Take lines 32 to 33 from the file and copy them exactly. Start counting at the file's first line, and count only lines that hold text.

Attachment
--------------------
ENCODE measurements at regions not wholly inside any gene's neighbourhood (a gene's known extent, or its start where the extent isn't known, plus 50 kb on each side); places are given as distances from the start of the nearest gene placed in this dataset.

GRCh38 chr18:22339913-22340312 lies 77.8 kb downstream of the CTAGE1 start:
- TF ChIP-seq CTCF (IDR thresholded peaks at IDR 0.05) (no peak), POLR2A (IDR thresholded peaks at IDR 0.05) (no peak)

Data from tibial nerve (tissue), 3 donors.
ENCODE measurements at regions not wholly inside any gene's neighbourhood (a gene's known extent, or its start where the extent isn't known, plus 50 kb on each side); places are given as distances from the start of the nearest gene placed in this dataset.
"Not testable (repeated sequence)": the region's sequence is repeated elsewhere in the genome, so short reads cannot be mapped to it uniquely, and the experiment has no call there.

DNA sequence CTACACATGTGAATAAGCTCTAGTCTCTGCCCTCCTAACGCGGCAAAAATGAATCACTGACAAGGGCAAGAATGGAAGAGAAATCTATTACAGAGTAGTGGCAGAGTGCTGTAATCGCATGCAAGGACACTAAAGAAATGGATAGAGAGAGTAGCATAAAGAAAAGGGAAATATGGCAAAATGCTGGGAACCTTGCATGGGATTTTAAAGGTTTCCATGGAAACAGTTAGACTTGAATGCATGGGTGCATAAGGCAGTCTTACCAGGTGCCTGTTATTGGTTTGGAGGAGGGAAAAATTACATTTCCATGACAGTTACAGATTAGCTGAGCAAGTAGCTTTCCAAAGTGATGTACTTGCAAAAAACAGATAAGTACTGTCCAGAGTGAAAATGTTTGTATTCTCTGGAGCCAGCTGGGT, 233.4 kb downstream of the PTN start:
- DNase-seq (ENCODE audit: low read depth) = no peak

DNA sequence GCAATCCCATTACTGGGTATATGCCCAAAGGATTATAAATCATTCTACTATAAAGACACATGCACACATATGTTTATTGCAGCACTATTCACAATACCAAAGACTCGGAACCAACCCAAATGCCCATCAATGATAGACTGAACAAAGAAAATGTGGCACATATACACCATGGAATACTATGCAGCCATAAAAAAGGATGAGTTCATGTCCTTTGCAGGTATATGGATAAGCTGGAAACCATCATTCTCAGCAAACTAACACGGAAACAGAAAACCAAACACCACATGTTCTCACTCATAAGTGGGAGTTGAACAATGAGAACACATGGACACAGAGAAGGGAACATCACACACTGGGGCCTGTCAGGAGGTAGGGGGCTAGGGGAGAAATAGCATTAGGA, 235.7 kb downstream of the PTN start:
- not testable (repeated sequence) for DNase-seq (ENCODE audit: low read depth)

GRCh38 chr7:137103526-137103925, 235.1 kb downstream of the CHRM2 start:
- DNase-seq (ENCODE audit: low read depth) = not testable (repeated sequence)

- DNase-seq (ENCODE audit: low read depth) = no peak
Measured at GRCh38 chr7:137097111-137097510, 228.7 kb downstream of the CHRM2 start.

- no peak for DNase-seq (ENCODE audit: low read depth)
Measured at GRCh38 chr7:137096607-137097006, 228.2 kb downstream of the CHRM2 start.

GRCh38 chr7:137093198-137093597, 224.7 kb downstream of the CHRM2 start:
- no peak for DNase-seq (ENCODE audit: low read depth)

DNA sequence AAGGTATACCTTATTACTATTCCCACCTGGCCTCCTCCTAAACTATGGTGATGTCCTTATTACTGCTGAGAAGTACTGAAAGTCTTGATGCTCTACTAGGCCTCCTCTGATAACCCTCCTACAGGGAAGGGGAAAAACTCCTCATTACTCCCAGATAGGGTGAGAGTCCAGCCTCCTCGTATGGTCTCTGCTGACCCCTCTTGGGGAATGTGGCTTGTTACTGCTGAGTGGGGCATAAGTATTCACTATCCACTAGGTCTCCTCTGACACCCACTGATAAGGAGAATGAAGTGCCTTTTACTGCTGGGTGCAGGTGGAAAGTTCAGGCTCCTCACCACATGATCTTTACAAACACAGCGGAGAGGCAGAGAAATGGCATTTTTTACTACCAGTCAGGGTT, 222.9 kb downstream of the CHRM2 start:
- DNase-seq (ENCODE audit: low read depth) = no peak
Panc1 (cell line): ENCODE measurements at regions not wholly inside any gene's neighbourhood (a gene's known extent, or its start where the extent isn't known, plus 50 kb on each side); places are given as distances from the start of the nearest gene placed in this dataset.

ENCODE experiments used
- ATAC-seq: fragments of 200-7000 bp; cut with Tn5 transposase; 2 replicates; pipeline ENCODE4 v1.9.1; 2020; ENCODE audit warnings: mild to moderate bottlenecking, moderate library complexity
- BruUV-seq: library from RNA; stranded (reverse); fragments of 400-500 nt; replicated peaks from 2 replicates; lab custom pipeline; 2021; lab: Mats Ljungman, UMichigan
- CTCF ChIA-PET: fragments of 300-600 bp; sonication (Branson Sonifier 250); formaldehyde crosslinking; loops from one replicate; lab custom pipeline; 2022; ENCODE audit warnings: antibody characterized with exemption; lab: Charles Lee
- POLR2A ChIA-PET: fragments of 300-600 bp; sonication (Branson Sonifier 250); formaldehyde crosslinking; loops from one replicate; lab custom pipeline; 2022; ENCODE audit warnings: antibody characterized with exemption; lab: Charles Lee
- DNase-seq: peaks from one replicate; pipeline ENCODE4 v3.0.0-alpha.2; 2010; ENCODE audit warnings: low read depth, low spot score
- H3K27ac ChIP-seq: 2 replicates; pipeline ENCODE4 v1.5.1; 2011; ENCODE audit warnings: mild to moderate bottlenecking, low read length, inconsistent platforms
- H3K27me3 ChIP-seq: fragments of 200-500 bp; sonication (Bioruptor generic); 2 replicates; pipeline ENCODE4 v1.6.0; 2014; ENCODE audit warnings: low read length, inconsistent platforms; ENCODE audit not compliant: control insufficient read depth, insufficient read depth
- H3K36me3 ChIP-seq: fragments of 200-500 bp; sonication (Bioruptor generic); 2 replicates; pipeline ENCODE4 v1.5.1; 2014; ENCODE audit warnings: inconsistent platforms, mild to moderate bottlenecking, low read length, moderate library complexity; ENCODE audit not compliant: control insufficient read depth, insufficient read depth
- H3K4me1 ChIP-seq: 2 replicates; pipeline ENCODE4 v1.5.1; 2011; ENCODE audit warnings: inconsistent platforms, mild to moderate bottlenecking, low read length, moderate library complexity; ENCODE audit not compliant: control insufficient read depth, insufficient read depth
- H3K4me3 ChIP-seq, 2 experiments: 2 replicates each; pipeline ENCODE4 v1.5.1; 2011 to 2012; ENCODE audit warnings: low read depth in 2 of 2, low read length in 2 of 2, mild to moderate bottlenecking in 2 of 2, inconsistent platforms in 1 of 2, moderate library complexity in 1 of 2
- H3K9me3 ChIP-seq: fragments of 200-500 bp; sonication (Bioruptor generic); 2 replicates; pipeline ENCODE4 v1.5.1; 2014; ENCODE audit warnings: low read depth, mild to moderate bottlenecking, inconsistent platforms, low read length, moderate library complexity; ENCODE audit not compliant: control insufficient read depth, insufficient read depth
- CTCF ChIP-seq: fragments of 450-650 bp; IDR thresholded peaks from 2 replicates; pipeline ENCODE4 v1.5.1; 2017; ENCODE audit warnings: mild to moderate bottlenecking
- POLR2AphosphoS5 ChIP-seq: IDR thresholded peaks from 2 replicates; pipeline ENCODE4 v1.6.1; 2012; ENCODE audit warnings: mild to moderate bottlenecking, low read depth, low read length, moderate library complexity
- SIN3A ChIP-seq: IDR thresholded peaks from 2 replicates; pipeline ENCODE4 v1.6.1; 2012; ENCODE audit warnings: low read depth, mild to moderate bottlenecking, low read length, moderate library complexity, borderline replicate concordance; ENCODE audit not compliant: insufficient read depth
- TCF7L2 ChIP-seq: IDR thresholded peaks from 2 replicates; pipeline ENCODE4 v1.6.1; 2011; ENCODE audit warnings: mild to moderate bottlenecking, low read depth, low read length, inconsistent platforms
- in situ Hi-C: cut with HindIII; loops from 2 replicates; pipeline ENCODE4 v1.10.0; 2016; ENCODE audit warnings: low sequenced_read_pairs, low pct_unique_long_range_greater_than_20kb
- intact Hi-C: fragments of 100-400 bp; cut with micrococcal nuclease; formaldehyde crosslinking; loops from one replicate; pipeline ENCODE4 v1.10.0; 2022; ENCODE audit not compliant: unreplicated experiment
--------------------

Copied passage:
- H3K4me3 ChIP-seq, 2 experiments: 2 replicates each; pipeline ENCODE4 v1.5.1; 2011 to 2012; ENCODE audit warnings: low read depth in 2 of 2, low read length in 2 of 2, mild to moderate bottlenecking in 2 of 2, inconsistent platforms in 1 of 2, moderate library complexity in 1 of 2
- H3K9me3 ChIP-seq: fragments of 200-500 bp; sonication (Bioruptor generic); 2 replicates; pipeline ENCODE4 v1.5.1; 2014; ENCODE audit warnings: low read depth, mild to moderate bottlenecking, inconsistent platforms, low read length, moderate library complexity; ENCODE audit not compliant: control insufficient read depth, insufficient read depth